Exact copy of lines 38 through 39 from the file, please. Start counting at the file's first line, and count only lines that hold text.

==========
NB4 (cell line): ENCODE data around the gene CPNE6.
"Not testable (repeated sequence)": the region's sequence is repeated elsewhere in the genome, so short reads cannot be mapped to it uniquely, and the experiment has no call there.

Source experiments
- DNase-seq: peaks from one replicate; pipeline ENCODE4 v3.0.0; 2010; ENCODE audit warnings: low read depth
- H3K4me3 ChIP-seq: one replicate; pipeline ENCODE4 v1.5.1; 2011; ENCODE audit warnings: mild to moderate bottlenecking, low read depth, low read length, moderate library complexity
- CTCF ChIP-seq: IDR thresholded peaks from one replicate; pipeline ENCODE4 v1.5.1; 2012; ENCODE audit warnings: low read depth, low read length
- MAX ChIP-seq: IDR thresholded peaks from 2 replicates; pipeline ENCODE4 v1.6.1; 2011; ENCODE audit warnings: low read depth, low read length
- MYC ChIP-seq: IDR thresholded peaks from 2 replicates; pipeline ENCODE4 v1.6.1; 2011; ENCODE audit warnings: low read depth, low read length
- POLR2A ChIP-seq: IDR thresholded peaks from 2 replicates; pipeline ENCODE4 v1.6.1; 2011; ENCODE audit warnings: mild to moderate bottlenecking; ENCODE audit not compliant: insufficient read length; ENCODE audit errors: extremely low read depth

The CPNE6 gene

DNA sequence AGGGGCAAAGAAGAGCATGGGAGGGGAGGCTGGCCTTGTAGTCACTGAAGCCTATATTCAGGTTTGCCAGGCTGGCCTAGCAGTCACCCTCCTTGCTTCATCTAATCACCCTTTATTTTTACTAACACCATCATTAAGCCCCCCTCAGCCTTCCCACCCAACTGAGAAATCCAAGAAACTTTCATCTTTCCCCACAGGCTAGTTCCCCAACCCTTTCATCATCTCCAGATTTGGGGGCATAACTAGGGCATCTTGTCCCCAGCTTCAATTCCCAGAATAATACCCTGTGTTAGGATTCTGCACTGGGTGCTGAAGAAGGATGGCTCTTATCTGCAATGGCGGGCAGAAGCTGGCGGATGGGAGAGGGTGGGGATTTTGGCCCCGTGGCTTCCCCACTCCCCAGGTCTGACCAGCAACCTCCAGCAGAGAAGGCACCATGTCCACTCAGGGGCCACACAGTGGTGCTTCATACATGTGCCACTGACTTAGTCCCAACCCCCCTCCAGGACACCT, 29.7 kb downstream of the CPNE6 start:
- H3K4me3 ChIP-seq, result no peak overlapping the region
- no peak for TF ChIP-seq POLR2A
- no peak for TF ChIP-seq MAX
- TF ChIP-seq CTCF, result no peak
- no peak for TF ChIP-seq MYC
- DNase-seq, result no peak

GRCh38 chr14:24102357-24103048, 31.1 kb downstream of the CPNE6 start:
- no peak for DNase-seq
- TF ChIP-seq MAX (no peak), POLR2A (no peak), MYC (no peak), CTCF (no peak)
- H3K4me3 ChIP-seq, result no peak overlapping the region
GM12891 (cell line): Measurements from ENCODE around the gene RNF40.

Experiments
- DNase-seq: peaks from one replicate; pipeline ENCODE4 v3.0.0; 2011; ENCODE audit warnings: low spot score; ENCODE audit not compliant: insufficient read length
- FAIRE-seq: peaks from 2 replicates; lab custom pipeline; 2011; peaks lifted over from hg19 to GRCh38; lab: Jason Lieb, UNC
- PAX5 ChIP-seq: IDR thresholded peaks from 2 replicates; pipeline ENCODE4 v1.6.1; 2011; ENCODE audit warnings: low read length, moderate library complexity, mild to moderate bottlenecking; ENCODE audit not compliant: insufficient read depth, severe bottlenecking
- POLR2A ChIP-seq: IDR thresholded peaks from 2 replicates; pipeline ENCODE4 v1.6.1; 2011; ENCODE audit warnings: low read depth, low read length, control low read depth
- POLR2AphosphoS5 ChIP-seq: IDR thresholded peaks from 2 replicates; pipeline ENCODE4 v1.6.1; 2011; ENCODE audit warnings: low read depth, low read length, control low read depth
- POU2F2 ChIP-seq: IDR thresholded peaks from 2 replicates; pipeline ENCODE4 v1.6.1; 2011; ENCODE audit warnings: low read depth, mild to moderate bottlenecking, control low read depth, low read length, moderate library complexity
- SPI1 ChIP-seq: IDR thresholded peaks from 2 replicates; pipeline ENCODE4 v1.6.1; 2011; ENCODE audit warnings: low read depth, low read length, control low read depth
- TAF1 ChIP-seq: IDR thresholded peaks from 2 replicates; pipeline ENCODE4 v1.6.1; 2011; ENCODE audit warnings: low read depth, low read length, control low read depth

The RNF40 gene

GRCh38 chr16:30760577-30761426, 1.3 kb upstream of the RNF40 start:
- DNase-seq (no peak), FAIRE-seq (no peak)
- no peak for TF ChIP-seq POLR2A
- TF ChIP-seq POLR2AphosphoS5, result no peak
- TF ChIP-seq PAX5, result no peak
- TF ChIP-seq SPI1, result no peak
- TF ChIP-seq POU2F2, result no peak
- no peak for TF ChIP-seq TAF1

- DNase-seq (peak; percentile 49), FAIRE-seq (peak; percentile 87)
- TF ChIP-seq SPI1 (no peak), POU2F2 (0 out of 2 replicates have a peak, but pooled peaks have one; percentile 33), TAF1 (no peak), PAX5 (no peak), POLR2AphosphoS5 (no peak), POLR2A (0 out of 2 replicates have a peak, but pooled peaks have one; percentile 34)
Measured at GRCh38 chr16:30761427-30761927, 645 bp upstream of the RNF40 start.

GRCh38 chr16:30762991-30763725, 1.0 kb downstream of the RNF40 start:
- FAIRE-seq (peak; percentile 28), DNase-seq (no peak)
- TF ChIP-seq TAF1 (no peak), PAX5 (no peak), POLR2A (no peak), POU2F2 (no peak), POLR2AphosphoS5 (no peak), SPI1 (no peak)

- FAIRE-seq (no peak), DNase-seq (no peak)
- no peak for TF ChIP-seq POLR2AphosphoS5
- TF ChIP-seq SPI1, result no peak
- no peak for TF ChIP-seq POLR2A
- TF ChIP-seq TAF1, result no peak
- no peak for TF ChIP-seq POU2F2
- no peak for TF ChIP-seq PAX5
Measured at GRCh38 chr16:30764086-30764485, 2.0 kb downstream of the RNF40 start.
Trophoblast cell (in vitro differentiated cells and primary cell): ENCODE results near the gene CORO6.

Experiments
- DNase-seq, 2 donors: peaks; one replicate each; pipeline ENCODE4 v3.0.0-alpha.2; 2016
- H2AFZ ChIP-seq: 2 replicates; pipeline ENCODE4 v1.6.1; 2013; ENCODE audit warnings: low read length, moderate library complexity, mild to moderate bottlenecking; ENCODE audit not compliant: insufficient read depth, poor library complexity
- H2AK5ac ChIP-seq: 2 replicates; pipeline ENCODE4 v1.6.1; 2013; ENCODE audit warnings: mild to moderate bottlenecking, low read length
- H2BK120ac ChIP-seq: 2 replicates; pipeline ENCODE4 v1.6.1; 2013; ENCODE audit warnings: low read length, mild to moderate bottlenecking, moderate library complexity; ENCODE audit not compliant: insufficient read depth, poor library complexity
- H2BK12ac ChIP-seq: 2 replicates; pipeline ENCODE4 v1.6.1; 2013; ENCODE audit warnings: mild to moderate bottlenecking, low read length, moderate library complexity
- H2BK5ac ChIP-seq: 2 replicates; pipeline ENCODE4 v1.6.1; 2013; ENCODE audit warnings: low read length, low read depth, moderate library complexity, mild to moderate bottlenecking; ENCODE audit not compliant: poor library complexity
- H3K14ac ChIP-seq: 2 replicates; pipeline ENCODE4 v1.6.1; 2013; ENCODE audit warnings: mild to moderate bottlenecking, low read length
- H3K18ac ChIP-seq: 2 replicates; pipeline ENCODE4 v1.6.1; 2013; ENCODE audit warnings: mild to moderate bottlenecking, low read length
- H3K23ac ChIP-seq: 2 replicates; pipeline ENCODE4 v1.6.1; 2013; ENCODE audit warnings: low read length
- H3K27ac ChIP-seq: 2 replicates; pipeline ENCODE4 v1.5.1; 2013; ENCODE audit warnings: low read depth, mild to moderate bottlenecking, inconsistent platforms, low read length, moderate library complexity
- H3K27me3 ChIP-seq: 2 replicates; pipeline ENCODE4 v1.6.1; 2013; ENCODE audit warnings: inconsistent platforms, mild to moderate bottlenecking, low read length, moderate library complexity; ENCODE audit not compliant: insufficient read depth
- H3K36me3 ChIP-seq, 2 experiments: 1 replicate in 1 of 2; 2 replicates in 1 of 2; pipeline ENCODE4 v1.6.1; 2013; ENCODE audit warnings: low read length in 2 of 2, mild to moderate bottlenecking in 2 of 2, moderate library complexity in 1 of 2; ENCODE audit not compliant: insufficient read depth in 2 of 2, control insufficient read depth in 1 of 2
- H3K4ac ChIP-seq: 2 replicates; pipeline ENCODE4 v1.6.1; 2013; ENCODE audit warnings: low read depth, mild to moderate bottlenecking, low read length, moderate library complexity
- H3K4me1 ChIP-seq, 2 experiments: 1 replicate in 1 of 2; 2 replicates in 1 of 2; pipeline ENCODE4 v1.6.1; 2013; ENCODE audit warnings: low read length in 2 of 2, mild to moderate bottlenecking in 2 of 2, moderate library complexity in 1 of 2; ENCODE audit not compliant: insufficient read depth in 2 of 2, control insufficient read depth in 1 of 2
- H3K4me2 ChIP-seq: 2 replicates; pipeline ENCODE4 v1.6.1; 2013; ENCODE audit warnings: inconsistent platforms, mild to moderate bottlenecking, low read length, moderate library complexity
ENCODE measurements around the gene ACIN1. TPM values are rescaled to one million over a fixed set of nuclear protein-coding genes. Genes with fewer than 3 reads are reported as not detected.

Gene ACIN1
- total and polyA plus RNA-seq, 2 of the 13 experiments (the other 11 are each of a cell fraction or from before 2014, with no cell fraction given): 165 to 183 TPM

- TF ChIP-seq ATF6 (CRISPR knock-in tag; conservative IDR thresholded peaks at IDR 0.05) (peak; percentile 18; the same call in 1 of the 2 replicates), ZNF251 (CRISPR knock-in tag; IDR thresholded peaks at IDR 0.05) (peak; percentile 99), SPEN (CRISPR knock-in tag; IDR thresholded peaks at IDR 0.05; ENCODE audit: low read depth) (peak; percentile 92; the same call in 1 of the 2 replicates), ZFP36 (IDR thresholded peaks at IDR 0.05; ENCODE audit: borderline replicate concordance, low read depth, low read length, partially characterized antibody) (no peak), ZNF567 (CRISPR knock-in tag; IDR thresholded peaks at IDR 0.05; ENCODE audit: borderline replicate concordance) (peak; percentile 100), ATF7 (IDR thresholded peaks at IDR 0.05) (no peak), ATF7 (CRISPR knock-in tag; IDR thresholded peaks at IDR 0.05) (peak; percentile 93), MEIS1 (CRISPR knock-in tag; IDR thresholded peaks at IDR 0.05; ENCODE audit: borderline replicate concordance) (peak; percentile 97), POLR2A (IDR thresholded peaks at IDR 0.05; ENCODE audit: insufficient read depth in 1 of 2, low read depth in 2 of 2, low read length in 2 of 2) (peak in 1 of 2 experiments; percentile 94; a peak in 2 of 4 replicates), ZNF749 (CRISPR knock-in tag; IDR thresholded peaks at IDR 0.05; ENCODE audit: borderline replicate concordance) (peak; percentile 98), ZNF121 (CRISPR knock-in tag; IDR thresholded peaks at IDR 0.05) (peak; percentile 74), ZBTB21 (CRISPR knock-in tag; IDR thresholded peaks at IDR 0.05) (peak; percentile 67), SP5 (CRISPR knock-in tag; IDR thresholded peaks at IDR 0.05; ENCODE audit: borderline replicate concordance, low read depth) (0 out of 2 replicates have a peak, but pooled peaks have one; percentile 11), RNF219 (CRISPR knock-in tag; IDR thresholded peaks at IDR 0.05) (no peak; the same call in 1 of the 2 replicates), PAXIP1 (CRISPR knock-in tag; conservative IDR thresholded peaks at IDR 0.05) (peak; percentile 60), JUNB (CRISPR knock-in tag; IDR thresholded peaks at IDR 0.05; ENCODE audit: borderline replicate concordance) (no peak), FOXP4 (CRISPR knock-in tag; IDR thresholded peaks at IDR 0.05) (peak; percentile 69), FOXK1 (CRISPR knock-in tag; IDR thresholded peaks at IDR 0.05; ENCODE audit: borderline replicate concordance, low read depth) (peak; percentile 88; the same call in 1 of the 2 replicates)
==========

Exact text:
- TF ChIP-seq SPI1, result no peak
- TF ChIP-seq POU2F2, result no peak